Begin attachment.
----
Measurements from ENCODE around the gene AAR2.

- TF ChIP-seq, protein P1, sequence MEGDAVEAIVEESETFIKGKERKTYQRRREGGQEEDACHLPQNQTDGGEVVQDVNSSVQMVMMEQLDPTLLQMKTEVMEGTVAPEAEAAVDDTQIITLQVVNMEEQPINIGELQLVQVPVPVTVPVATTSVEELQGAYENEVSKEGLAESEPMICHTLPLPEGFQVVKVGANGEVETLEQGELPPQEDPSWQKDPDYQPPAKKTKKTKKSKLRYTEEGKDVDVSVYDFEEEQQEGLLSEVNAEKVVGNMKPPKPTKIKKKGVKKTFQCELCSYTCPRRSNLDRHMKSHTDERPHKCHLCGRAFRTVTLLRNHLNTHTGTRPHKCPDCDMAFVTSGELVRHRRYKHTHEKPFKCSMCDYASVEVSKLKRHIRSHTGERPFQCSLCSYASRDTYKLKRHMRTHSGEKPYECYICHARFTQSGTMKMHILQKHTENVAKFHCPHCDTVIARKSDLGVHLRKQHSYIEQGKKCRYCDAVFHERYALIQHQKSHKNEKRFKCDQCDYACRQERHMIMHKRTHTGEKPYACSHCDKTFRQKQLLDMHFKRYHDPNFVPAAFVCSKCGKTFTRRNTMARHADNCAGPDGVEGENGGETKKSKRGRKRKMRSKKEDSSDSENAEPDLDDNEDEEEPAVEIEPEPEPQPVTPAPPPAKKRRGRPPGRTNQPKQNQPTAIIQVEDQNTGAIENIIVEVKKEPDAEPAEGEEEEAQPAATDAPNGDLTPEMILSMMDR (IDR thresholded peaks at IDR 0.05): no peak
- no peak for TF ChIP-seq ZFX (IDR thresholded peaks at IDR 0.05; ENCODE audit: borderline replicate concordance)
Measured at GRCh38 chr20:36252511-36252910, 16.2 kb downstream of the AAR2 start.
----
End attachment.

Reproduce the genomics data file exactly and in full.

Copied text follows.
Measurements from ENCODE around the gene AAR2.

- TF ChIP-seq, protein P1, sequence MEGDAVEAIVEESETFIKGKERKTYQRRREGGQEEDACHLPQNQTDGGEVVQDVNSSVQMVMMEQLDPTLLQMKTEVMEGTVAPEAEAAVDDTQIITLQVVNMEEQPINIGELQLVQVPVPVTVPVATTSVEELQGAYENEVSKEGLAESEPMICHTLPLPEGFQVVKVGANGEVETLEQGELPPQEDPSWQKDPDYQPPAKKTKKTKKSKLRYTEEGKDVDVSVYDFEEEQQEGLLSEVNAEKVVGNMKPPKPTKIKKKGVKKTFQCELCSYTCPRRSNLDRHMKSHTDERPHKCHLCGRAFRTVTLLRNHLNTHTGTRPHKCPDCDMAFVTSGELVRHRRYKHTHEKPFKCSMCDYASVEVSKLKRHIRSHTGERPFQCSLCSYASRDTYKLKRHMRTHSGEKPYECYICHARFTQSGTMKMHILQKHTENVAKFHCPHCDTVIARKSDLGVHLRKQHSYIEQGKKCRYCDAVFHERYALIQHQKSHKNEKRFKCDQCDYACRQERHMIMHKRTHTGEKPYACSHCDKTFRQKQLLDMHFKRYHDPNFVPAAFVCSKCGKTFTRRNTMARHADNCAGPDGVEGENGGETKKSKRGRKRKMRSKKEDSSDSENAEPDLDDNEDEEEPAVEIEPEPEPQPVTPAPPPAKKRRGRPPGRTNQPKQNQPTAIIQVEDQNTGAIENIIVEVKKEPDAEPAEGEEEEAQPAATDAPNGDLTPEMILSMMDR (IDR thresholded peaks at IDR 0.05): no peak
- no peak for TF ChIP-seq ZFX (IDR thresholded peaks at IDR 0.05; ENCODE audit: borderline replicate concordance)
Measured at GRCh38 chr20:36252511-36252910, 16.2 kb downstream of the AAR2 start.